Mumbai Historical Places
Mumbai's most famous monument, this is the starting point for most tourists who want to explore the city. It was built as a triumphal arch to commemorate the visit of King George V and Queen Mary, complete with four turrets and intricate latticework carved into the yellow basalt stone. Ironically, when the Raj ended in 1947, this colonial symbol also became a sort of epitaph: the last of the British ships that set sail for England left from the Gateway. Today this symbol of colonialism has got Indianised, drawing droves of local tourists and citizens. Behind the arch, there are steps leading down to the water. Here, you can get onto one of the bobbing little motor launches, for a short cruise through Mumbai's splendid natural harbour.
Next to the High Court on Bhaurao Patil Road, the Venetian Gothic Bombay University has a Gothic clock tower 260 feet high, that is curiously adorned with oriental figures. In the old days it used to play Rule Britannia, God Save the king, Auld Lang Syne and a Handel symphony among 16 tunes that changed four times a day; now the repertoire is restricted to wafting chimes of the big Ben on the quarter hour.
Next to the High Court, the Venetian -Gothic University has a Gothic clock tower 260 feet high that is curiously adorned with oriental figures. In the old days it used to play Rule Britannia, God Save the King and a Handel Symphony among sixteen tunes that changed four times a day; now the repertoire is limited to the wafting chimes of the Big Ben on the quarter hour.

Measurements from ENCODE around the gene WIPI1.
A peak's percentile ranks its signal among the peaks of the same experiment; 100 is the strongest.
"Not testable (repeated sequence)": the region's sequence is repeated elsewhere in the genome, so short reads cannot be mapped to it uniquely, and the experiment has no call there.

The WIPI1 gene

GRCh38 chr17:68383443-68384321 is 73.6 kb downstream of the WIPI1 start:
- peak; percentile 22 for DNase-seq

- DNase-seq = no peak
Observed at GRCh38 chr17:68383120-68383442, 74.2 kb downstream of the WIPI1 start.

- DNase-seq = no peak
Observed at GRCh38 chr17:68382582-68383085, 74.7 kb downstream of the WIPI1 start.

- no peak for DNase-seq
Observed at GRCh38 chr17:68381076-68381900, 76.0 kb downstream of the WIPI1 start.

The Rajabai Clock Tower is named after the mother of a 19th century stockbroker, who contributed towards its construction; it has a spiral staircase , which is unfortunately closed to the visitors after several unhappy citizens hurled themselves from the top.
With its old parquet floors, spiral staircases, wrought iron loggias, and exquisite marble statues of forgotten city fathers, the colonnaded Town Hall is perhaps the most regal and elegant of Mumbai's heritage buildings. It houses the Asiatic Society, a library with a collection of 800,000 antique volumes. One of them is a priceless first edition copy of Dante's "Inferno." There is also an impressive numismatic collection of over 1,000 ancient coins and a rare gold mohur belonging to the Mughal Emperor Akbar. You need permission to look at these treasures, but the public library is open to all and usually draws a large number of senior citizens who pore over the local newspapers in the fading grandeur of its reading room.